In his first outing of 2013, Reds rookie Tony Cingrani showed why he's one of this week's top pickups.
It's not too late.
Just because roles, spots and jobs have started to settle down and solidify now that we're entering the season's fourth week doesn't mean there aren't still plenty of valuable players to target on the waiver wire. Like some of those to follow. So review and choose wisely.
Some players mentioned last time, including Andrew Bailey and Ervin Santana, are already owned in most leagues but remain quality pickups if still available. In the interest of keeping the names fresh, let's avoid any repeats.
All ownership percentages come from ESPN fantasy baseball. Players owned in more than 51 percent of leagues were not considered.
Rajai Davis, OF, Toronto Blue Jays (4.5 Percent Owned)
If the Jays stick to their plan to try Brett Lawrie at second and Jose Bautista at third, even if on occasion, it'll open up a chance for more playing time for Davis.
He's averaged 43 steals in just over 400 at-bats per season since 2009.
Santiago Casilla, RHP, San Francisco Giants (7.4 Percent Owned)
Closer Sergio Romo is really, really good. Except the Giants have made it known that they won't pitch him too often on back-to-back days.
Casilla, who saved 25 games last year, could pick up 10-12 more this year even if Romo stays healthy.
Didi Gregorius, SS, Arizona Diamondbacks (2.2 Percent Owned)
The 23-year-old got the call when Aaron Hill hit the DL. While he's never shown much power or speed in the minors, he did hit two homers in his first three games since coming up.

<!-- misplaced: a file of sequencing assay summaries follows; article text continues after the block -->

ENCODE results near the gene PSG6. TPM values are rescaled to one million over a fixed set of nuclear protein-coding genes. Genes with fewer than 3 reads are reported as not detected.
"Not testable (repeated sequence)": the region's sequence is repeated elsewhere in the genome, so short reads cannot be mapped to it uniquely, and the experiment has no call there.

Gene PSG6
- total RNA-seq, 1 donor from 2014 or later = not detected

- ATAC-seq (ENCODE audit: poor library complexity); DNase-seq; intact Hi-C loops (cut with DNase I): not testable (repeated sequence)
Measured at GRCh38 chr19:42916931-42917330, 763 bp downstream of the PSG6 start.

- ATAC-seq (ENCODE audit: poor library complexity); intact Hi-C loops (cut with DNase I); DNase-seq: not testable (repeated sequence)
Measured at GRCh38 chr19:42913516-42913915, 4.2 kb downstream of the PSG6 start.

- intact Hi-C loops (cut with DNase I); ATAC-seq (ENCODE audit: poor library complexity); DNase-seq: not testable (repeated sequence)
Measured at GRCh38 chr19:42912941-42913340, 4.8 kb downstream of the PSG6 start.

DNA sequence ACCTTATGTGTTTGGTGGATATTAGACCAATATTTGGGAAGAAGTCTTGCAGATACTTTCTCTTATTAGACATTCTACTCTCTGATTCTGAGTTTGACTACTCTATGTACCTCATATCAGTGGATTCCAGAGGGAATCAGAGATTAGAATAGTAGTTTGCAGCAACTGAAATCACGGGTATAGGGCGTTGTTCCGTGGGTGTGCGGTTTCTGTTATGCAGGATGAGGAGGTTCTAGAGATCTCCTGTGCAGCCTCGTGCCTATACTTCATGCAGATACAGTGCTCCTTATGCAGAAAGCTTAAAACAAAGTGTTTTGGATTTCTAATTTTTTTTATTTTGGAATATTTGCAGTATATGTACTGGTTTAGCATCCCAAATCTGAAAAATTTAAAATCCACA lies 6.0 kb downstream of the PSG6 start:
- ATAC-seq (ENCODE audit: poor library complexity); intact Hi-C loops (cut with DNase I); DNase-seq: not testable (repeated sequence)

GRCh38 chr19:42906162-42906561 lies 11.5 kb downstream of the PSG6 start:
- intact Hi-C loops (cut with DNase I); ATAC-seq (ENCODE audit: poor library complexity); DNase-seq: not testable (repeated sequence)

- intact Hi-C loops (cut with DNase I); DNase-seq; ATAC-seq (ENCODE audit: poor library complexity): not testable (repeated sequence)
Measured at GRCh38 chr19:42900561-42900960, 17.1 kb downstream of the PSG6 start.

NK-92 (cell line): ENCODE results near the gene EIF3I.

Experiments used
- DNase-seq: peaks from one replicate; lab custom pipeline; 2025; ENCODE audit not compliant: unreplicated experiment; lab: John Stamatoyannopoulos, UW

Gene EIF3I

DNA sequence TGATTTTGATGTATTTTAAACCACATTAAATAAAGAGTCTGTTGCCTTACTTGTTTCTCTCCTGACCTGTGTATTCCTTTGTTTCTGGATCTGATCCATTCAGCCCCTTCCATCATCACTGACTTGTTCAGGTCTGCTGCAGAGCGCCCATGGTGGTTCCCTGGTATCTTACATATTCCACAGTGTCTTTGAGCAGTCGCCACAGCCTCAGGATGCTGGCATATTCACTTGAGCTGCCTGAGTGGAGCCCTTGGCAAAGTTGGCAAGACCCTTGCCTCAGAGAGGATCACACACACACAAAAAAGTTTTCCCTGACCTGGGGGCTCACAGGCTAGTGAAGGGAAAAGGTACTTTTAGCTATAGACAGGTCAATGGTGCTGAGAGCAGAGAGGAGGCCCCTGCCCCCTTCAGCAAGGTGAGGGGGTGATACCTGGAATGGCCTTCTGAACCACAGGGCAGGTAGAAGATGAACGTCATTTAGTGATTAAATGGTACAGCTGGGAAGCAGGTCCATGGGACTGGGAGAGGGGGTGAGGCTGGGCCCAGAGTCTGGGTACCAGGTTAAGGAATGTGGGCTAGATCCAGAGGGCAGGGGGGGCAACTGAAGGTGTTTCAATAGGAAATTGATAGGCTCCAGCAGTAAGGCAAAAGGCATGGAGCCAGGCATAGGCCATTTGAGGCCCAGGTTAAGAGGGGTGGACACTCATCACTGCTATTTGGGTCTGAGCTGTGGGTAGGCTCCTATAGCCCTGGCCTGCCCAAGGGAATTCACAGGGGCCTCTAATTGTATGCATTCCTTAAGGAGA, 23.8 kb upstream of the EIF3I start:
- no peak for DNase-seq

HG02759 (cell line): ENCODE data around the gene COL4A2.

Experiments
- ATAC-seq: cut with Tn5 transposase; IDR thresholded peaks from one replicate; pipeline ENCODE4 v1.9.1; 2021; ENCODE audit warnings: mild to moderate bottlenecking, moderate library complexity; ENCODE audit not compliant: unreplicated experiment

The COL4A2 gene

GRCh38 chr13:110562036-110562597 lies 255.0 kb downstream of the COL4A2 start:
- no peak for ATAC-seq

Keep tabs if you need shortstop help.
Anthony Rendon, 3B, Washington Nationals (5.4 Percent Owned)
The 22-year-old is likely only up until Ryan Zimmerman's hammy heals, but Rendon (pictured) has a big league bat and approach. Worst-case scenario, we know the Nats aren't afraid to give him a shot as an injury fill-in.
If his debut makes him available in your keeper league's player pool, Rendon is a good one to snatch up.
Allen Webster, RHP, Boston Red Sox (0.9 Percent Owned)
While he's expected to be returned to Triple-A immediately, Webster could be back up sooner rather than later.
Last year, Jose Quintana came out of nowhere to be a useful fantasy starting pitcher for about two months. Then, just as owners started to really buy in, he turned back into a pumpkin.
To put some numbers to that, after making his MLB debut in early May, the 24-year-old lefty had a 2.04 ERA and 0.98 WHIP in the first half. In the second half? Try 5.01 and 1.62.
There's still blowup potential here. He allowed eight hits and five runs against the Mariners in his first outing of 2013. But Quintana also has held the Indians and Blue Jays scoreless over his last two starts, surrendering just six hits and two walks against 14 whiffs.
As luck would have it, he gets the Indians again Tuesday.
Don't get married to the idea of keeping Quintana on your roster, but until he slips up, there's no harm in dating for a while.
The scouting report on A.J. Griffin sounds sort of like one of those boring infomercials: Not flashy, just gets results.
Armed with an 89-mph "fastball", this 25-year-old broke into the bigs and put up some gaudy numbers as a rookie last year: 7-1 record, 3.06 ERA, 1.13 WHIP.
The right-hander is off to a similar start this year too. He's 2-0 with a 2.25 ERA and 1.15 WHIP.
If you're hurting for strikeouts, look elsewhere, but if you're on the prowl to bring down your peripherals, Griffin is your guy.
Jonathan Lucroy is the Rodney Dangerfield of catchers: He gets no respect.
The 26-year-old backstop got off to a slow start, hitting below the Mendoza Line heading into last week. But he hit three long balls, drove in seven and raised his average to .259 over his last six games.
Lucroy tends to be overlooked because he missed almost half of 2012 with injury, but then again, he did hit .320 with 12 homers in only 316 at-bats.
You could do a heck of a lot worse at catcher, especially once the Brewers offense picks up after Aramis Ramirez and Corey Hart get back in a few weeks.
Finally healthy, Lorenzo Cain might be ready to prove he's a useful fantasy outfielder yet.
The 27-year-old righty had a big week, going 12-for-22 with a homer and two steals.
The approach could use some work, as Cain sports a six percent walk rate in his major league career, but he has the tools to hit for a decent average and reach double digits in both homers and stolen bases.